If you don't monitor bad TCP segment counts, you get what you deserve. It's also smart to have your own end-to-end checksums on serialized objects.

> The root cause appears to have been a switch that was corrupting packets. ... The hypothesis is that occasionally the corrupt packets had valid TCP and Ethernet checksums. One "lucky" packet stored corrupt data in memcache.

Did the server (both source and destination) in question both/all have ECC-protected memory? Hopefully that's a foregone conclusion but that's another big opportunity for errors.

A couple things:

1. IPv6 completely removes the checksum you used to have in IPv4. So, now there is just the Ethernet FCS, and the TCP checksums. You should use IPv6. If you're not using IPv6, you're only hurting yourself, and the rest of the internet.

2. Just transport everything over SSL, please. With AES-NI, the overhead for encrypting data is so tiny, that it's easier just to let someone else solve this problem.

SSL still has significant overhead, Netflix did a bunch of work [1], and they still can only push 10 Gbps out of a box that used to be able to push 40 Gbps (quad port 10G nic). 1/4th the throughput seems like a lot of overhead; and I'm a mere mortal, and can't put TLS into my kernel.

[1] https://people.freebsd.org/~rrs/asiabsd_2015_tls.pdf

I agree with the comment in the article about using cryptographic hashes (where possible, of course): there are huge peace-of-mind advantages to just not having to worry about a problem. Obviously, there can be situations in which one must make a pragmatic engineering tradeoff between reliability and performance, but in the main I think it's worth doing.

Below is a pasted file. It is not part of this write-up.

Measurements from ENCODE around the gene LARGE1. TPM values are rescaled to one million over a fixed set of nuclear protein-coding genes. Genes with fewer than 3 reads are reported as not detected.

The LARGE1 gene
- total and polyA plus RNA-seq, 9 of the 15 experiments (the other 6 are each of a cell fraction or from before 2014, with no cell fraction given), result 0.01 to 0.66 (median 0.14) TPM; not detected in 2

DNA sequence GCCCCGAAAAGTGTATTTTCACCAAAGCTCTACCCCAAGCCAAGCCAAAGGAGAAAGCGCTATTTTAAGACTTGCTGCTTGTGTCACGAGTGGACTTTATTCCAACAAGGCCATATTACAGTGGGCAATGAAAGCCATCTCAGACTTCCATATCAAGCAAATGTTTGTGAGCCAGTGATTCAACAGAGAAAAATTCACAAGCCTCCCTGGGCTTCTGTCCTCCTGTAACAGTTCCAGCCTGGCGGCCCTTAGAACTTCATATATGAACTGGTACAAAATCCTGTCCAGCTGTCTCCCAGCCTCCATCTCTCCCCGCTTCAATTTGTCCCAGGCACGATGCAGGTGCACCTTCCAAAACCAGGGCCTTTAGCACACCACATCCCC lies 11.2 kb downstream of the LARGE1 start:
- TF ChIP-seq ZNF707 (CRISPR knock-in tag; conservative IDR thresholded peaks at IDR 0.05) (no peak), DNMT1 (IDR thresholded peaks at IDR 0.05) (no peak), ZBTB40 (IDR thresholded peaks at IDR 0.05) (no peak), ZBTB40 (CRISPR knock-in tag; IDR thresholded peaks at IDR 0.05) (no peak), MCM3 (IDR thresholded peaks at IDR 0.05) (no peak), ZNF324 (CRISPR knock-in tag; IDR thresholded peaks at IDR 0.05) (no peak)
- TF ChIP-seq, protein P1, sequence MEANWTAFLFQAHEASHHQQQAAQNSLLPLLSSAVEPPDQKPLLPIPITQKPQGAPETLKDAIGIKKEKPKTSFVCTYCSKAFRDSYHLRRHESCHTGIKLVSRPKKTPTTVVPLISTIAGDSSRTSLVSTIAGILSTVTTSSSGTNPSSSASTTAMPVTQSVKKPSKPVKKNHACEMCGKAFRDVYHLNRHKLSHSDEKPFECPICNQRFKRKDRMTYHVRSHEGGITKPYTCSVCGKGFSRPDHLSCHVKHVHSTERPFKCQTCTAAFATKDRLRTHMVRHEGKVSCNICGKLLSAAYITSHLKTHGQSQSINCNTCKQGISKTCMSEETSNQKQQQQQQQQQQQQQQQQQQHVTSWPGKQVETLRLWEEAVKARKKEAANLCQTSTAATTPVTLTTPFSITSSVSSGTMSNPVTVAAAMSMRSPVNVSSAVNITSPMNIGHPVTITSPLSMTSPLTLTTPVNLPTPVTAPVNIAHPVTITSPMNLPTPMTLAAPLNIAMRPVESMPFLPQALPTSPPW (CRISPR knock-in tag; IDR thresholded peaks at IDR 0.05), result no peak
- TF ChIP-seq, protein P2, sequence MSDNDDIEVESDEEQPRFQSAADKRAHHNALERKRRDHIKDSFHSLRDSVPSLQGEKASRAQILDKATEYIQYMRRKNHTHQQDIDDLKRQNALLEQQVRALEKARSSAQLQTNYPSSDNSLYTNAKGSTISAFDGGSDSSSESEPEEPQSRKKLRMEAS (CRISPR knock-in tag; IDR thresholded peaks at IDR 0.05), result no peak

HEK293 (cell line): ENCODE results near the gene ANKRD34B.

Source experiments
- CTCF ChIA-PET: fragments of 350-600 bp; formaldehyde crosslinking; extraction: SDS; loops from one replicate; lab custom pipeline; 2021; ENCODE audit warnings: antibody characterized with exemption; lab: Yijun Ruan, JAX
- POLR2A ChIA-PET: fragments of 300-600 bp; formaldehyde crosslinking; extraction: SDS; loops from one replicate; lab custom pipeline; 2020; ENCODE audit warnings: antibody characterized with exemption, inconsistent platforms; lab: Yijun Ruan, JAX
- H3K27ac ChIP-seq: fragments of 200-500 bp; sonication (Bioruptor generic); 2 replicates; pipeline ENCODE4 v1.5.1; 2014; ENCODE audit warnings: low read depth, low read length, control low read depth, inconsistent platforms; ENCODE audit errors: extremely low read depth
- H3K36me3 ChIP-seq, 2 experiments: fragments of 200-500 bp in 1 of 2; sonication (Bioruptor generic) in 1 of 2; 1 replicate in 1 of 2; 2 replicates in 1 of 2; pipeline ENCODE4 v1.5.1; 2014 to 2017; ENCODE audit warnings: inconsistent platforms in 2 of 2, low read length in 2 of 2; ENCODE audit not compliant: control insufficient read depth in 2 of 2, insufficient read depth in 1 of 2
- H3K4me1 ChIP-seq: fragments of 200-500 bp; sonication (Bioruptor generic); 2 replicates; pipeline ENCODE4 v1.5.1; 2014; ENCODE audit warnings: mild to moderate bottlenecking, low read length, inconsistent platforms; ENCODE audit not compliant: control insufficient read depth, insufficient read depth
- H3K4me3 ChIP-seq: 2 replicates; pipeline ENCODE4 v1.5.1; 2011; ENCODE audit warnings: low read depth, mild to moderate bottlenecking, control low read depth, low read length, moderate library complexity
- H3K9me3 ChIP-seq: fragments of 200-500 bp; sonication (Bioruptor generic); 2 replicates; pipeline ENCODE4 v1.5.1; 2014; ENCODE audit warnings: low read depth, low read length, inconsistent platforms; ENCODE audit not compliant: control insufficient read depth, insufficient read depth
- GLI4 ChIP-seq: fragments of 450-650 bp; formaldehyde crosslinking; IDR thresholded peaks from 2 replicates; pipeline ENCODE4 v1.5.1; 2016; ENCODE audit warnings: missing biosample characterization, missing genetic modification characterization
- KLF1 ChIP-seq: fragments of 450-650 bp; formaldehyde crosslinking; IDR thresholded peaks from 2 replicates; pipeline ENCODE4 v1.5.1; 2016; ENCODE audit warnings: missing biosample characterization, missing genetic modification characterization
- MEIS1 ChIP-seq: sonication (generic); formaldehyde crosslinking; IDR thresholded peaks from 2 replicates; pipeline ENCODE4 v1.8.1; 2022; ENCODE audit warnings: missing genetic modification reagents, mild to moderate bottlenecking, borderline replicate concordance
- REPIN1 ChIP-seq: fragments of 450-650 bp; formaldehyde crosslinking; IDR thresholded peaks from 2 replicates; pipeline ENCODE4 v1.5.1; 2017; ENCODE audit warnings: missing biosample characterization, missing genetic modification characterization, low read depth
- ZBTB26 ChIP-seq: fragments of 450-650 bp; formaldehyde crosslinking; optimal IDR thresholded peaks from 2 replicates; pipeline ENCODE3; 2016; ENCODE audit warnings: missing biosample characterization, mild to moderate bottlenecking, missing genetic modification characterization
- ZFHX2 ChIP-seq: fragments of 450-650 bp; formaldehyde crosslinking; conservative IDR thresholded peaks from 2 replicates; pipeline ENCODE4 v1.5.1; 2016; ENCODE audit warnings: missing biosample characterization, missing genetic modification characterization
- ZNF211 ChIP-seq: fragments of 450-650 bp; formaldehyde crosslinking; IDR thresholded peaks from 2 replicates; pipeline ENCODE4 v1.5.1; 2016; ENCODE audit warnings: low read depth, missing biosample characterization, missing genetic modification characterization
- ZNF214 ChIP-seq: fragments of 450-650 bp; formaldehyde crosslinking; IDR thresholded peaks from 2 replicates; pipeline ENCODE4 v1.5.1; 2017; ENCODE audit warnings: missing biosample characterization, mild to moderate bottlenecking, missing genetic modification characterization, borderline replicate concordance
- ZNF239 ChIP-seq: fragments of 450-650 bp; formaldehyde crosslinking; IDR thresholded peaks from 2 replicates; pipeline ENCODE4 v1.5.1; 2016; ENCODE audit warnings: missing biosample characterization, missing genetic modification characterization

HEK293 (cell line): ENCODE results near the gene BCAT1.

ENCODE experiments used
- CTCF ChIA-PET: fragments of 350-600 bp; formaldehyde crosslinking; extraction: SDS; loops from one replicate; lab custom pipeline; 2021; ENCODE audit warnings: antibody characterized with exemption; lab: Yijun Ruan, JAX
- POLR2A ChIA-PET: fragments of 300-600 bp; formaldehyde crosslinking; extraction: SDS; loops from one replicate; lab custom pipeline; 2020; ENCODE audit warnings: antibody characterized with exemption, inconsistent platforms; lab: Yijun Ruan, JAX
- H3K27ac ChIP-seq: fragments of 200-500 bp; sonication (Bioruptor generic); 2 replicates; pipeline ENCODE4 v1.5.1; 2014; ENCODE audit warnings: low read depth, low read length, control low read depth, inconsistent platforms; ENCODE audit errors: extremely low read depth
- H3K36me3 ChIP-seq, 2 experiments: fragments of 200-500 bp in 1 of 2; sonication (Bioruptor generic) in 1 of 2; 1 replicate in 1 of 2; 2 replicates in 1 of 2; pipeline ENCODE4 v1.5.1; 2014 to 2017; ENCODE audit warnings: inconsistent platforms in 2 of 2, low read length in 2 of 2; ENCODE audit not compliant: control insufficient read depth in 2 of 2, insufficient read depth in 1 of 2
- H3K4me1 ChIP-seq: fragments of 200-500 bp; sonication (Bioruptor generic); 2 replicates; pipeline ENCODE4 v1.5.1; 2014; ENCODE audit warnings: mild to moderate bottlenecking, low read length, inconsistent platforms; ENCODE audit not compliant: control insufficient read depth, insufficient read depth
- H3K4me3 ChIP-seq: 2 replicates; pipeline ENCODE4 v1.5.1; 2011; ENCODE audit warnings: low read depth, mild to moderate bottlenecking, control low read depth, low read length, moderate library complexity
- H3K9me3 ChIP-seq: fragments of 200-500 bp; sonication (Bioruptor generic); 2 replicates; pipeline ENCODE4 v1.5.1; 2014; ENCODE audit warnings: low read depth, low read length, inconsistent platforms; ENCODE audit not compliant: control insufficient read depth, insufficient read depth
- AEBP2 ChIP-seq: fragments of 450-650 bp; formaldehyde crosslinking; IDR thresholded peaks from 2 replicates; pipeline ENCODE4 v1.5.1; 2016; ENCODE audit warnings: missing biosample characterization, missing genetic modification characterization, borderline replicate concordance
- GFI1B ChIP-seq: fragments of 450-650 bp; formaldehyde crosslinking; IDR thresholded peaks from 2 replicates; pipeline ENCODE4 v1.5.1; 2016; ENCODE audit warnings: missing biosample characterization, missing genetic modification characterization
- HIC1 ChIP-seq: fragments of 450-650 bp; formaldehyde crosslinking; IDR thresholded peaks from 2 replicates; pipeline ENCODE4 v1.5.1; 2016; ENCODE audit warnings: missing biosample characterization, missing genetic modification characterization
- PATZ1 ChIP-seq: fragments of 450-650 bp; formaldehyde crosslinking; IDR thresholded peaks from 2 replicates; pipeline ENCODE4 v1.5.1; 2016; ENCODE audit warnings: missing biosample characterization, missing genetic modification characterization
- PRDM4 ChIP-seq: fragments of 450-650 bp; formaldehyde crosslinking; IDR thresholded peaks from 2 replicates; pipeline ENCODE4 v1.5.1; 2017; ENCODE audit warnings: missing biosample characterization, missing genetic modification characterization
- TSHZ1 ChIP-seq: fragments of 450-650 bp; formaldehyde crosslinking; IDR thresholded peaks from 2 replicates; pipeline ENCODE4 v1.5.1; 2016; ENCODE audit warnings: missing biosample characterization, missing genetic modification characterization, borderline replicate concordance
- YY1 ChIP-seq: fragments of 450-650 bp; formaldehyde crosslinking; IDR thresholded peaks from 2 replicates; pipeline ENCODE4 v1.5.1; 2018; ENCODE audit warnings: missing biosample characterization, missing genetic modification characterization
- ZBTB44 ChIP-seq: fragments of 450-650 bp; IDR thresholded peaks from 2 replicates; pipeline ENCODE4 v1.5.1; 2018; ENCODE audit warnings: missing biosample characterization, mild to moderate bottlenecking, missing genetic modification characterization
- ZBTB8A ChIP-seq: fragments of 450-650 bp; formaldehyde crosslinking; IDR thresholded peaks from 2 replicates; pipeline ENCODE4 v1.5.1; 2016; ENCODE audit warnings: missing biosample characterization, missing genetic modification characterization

I have been lazy about this recently. A buddy of mine who works on flash storage told me to do the same with any on disk data structures.

This post has pushed me to finally getting checksums in.

That's why file systems that do end to end checksumming should be the norm.

I think a reasonable argument could be made that if it's in the filesystem it's not end-to-end.

Mind explaining a little more what you mean?

ZFS checksumming has served me well..

If you mean "it's not checksumming data not represented in the filesystem, like unpartitioned sectors", well, no one cares about that data, right?

end-to-end checksumming refers to the fact that when a file is written it's checksum is generated and stored, upon reading the file system verifies the checksum before returning the data to the application. That is, the read() will return valid data.

See this post from Jeff Bonwick: https://blogs.oracle.com/bonwick/entry/zfs_end_to_end_data

Realistically it's not going to be that simple though. The filesystem proper (e.g. ZFS) may verify checksums when pulling in data from a storage device, but then it's going to sit in the page cache for some arbitrarily long time. Whether by faulty DRAM, cosmic rays, or writes through stray pointers, that's a potentially major source of vulnerability to data corruption. There's of course a mirror-image vulnerability on the write path: you write into the page cache, and if something borks your data between that point and when it actually gets written back to storage, you end up persisting it (quite arguably worse, if perhaps less likely due to dirty data usually getting flushed within a reasonably short time).

Basically, the filesystem isn't the end point, and thus simply isn't positioned to really provide "end-to-end" protection.

If your OS allows writes through stray pointers, you have bigger issues like code exec...

Also, ZFS only has it's claims to data integrity if you use ECC memory.

BTW, anything running on top of the machine is going to be vulnerable to your example, i.e. if you have a program that checksums something, and then writes it to disk, there is opportunity for corruption while it's reading the data to checksum it.